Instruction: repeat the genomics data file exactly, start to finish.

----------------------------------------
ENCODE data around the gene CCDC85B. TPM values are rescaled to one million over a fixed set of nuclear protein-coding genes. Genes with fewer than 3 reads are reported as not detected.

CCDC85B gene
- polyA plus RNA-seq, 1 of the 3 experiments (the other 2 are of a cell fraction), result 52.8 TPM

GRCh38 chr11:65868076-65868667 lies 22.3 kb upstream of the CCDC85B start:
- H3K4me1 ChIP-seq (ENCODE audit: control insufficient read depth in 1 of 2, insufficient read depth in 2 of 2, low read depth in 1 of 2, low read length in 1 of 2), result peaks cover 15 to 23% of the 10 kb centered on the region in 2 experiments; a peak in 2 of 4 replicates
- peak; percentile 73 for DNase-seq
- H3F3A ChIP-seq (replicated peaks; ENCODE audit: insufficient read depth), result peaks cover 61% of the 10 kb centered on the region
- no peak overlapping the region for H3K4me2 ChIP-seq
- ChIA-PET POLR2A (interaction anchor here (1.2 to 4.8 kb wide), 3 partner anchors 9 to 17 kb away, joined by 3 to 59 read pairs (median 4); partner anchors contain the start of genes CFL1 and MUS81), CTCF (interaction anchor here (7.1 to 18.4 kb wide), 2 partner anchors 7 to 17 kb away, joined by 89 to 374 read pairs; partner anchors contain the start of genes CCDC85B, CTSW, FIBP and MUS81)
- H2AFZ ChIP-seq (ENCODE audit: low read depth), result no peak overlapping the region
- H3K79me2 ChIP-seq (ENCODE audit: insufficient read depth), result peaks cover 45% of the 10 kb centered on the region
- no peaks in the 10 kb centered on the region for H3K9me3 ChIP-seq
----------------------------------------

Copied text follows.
ENCODE data around the gene CCDC85B. TPM values are rescaled to one million over a fixed set of nuclear protein-coding genes. Genes with fewer than 3 reads are reported as not detected.

CCDC85B gene
- polyA plus RNA-seq, 1 of the 3 experiments (the other 2 are of a cell fraction), result 52.8 TPM

GRCh38 chr11:65868076-65868667 lies 22.3 kb upstream of the CCDC85B start:
- H3K4me1 ChIP-seq (ENCODE audit: control insufficient read depth in 1 of 2, insufficient read depth in 2 of 2, low read depth in 1 of 2, low read length in 1 of 2), result peaks cover 15 to 23% of the 10 kb centered on the region in 2 experiments; a peak in 2 of 4 replicates
- peak; percentile 73 for DNase-seq
- H3F3A ChIP-seq (replicated peaks; ENCODE audit: insufficient read depth), result peaks cover 61% of the 10 kb centered on the region
- no peak overlapping the region for H3K4me2 ChIP-seq
- ChIA-PET POLR2A (interaction anchor here (1.2 to 4.8 kb wide), 3 partner anchors 9 to 17 kb away, joined by 3 to 59 read pairs (median 4); partner anchors contain the start of genes CFL1 and MUS81), CTCF (interaction anchor here (7.1 to 18.4 kb wide), 2 partner anchors 7 to 17 kb away, joined by 89 to 374 read pairs; partner anchors contain the start of genes CCDC85B, CTSW, FIBP and MUS81)
- H2AFZ ChIP-seq (ENCODE audit: low read depth), result no peak overlapping the region
- H3K79me2 ChIP-seq (ENCODE audit: insufficient read depth), result peaks cover 45% of the 10 kb centered on the region
- no peaks in the 10 kb centered on the region for H3K9me3 ChIP-seq